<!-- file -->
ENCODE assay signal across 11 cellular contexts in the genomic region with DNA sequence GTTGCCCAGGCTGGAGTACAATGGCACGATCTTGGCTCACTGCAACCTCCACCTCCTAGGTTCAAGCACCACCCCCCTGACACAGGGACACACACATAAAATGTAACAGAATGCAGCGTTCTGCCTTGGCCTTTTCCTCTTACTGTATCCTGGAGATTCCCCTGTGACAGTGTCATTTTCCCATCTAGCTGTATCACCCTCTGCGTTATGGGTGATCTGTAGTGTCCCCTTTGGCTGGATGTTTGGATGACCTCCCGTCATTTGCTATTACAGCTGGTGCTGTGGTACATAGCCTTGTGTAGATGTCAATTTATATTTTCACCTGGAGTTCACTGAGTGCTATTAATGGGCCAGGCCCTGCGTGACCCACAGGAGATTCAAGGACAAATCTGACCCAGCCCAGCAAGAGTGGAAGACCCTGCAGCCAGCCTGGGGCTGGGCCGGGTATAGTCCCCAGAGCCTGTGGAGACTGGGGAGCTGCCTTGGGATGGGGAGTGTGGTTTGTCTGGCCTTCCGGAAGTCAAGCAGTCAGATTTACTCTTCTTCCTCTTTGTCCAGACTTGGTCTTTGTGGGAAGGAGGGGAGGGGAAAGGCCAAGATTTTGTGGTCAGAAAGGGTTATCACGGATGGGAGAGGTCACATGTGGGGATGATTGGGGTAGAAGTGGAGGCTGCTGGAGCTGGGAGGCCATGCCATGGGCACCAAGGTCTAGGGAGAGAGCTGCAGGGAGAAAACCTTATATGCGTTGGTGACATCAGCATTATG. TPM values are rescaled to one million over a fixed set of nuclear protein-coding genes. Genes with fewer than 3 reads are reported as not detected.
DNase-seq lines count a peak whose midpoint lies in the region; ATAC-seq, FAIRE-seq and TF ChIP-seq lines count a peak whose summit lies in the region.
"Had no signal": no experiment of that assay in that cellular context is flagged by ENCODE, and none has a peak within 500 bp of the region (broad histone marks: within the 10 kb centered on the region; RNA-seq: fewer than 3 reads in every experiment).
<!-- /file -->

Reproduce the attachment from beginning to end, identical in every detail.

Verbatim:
ENCODE assay signal across 11 cellular contexts in the genomic region with DNA sequence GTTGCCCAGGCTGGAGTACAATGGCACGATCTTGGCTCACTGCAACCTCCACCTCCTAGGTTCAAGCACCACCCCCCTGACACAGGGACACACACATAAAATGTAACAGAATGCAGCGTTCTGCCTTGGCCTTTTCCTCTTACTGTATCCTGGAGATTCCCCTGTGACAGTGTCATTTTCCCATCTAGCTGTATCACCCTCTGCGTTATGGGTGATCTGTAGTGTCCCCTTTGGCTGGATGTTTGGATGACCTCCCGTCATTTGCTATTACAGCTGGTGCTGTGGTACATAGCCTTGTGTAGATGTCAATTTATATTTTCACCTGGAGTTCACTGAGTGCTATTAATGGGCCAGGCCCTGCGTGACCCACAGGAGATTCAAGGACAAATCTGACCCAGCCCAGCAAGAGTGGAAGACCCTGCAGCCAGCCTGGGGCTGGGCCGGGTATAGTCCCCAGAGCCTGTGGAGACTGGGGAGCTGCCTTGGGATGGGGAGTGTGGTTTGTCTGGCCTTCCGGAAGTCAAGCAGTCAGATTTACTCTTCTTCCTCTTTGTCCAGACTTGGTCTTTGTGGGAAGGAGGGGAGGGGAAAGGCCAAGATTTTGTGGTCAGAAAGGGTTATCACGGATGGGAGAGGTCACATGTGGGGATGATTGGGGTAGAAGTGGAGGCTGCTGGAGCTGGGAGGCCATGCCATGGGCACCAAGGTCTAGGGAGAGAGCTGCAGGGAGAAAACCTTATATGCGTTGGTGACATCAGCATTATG. TPM values are rescaled to one million over a fixed set of nuclear protein-coding genes. Genes with fewer than 3 reads are reported as not detected.
DNase-seq lines count a peak whose midpoint lies in the region; ATAC-seq, FAIRE-seq and TF ChIP-seq lines count a peak whose summit lies in the region.
"Had no signal": no experiment of that assay in that cellular context is flagged by ENCODE, and none has a peak within 500 bp of the region (broad histone marks: within the 10 kb centered on the region; RNA-seq: fewer than 3 reads in every experiment).